4 terabytes of data in Oracle is significant, but it does not make it mandatory for you to enter the nightmares of the Twilight Zone. It is always an option though should you like scary movies.
Here some sweeping guesses to encourage sweet derams.
Oracle data held is oft split 50:50 data vs.indices, so halving the 4 TB leaves 2 TB.of real data.
The odds are at least half of this data will be of no relevance to QlikView, so halving 2 TB leaves 1 TB of data for QlikView to handle.
QlikTech marketing blurb often states "compression" to 10% when loaded into RAM. It is in reality de-duping and not compression, but it stills end up smaller. I am more comfortable with 25% as that leaves headroom for other RAM overheads and our friends in marketing exagerating a tad. So quartering 1 TB gets us down to 250 Gbytes.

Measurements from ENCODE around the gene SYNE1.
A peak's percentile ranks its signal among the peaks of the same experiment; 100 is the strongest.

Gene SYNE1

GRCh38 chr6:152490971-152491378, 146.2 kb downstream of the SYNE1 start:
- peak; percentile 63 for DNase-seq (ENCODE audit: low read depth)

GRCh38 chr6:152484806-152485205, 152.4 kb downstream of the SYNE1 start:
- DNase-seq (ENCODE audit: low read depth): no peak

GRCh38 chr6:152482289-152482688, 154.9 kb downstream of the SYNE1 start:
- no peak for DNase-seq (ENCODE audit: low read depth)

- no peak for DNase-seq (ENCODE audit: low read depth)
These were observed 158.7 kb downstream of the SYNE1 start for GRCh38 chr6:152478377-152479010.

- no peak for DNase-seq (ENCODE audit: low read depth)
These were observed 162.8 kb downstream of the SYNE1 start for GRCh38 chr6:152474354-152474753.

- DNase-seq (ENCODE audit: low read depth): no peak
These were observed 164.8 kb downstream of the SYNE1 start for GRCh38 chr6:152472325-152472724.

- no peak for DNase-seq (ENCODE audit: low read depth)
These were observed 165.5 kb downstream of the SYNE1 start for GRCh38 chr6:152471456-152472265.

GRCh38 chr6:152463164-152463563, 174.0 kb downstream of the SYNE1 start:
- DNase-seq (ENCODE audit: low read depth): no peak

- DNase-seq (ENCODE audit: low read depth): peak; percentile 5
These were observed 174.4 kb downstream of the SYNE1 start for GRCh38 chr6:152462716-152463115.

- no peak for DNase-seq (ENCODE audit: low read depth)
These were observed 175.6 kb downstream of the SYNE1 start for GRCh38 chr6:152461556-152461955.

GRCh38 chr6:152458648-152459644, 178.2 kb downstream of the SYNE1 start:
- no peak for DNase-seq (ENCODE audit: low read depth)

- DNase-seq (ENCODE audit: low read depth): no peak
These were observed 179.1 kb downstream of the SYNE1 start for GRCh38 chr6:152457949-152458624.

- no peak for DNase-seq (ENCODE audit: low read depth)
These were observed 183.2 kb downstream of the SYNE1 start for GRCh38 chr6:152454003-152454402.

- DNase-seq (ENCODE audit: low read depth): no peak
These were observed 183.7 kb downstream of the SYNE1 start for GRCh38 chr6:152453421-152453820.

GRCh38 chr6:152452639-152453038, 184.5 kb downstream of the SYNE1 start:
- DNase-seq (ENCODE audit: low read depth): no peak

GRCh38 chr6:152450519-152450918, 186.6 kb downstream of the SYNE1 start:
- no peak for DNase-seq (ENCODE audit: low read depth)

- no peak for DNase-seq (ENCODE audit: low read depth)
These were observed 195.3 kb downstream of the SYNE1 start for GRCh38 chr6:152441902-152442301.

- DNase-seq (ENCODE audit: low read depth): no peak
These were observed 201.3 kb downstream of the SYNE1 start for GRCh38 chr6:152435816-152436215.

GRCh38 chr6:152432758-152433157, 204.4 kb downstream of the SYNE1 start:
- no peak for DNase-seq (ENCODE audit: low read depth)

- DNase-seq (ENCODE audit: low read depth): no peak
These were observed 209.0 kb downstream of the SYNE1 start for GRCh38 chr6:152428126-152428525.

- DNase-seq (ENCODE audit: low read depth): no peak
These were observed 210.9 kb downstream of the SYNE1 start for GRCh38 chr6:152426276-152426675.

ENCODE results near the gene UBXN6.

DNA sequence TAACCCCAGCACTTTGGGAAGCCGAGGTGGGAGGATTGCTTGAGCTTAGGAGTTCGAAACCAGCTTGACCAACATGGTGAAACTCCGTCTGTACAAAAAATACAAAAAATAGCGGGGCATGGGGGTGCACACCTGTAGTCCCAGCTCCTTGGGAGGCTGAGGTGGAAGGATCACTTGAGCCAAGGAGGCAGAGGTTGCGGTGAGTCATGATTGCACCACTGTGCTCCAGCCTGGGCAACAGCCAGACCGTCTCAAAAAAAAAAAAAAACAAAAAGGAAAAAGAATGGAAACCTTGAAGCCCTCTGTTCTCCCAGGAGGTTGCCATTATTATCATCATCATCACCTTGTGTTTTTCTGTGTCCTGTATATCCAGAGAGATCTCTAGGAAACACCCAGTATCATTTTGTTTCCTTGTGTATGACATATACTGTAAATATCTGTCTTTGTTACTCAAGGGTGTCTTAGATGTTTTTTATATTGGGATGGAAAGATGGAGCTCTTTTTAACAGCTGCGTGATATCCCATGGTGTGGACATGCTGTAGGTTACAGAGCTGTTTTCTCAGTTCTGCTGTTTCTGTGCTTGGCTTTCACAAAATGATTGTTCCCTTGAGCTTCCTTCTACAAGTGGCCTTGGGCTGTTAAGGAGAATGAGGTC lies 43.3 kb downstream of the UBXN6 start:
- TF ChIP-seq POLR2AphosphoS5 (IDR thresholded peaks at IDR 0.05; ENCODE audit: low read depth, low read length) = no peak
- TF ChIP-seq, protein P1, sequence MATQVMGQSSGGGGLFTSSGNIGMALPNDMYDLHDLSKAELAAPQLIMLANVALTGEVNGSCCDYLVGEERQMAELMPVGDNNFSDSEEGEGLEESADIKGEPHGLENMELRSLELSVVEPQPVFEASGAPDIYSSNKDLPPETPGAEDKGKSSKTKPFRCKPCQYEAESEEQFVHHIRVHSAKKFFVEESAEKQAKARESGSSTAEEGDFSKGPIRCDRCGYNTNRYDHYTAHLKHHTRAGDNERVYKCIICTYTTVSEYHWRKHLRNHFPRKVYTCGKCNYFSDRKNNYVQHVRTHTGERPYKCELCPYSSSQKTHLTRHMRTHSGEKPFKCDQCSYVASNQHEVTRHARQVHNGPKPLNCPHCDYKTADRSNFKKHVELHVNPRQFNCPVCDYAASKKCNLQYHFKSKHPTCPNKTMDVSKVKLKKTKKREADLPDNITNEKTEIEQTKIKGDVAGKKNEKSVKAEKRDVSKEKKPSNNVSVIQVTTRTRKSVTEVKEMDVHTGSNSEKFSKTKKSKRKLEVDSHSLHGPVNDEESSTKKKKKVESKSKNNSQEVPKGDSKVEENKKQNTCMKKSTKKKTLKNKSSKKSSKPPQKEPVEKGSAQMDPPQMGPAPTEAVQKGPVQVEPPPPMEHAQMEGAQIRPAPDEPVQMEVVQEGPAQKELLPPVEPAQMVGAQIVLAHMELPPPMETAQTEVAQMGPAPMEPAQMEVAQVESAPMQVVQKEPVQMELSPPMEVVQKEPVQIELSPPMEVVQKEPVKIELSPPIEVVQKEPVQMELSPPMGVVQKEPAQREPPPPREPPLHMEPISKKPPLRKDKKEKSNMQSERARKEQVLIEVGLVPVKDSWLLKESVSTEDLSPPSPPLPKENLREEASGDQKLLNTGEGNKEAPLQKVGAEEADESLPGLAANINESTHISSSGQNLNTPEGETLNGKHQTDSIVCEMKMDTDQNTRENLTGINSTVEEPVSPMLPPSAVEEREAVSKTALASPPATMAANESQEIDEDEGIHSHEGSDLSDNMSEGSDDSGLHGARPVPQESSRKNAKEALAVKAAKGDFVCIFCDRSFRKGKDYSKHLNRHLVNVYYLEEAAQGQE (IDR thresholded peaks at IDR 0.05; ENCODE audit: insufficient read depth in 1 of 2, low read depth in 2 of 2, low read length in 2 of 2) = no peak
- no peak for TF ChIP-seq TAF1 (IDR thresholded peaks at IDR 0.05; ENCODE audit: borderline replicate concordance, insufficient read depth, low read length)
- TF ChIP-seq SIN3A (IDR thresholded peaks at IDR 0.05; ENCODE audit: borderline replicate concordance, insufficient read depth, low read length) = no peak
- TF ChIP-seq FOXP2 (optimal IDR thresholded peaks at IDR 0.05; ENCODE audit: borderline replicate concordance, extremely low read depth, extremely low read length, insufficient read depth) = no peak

Nowadays 250 Gbytes RAM is becoming more & more commonplace and is nothing to be frightened of.
Disc is a fairly cheap commodity nowadays, but you'll have planty of QVD's, QVW's & raw data floating about and nobody will ever likes deleting the old rubbish files - so I'd go for 10 TB RAID 1 across a couple of dozen disc spindles.
For CPU grunt it really depends on what it needs to do and how many End Users. But if you don't know then bung in a couple of dozen Intel cores and leave spare slots to be able to double this when the proverbial & the fan collide.
QlikView architecture is not complicated and should not be frightening either. If you don't know the predicted workload, you could always guess and go for:
- Production QV / Web Server: 2 server node cluster, external shared storage as Windows UNC Share
- Publisher: Single server, say half the spec of the Production QV / Web nodes
- Test: Single server, say half the spec of the Production QV / Web nodes
- Dev: Single server, say half the spec of the Production QV / Web nodes
It is all about estmiating the length of a piece of elastic that you have never seen.
Sweet dreams, Bill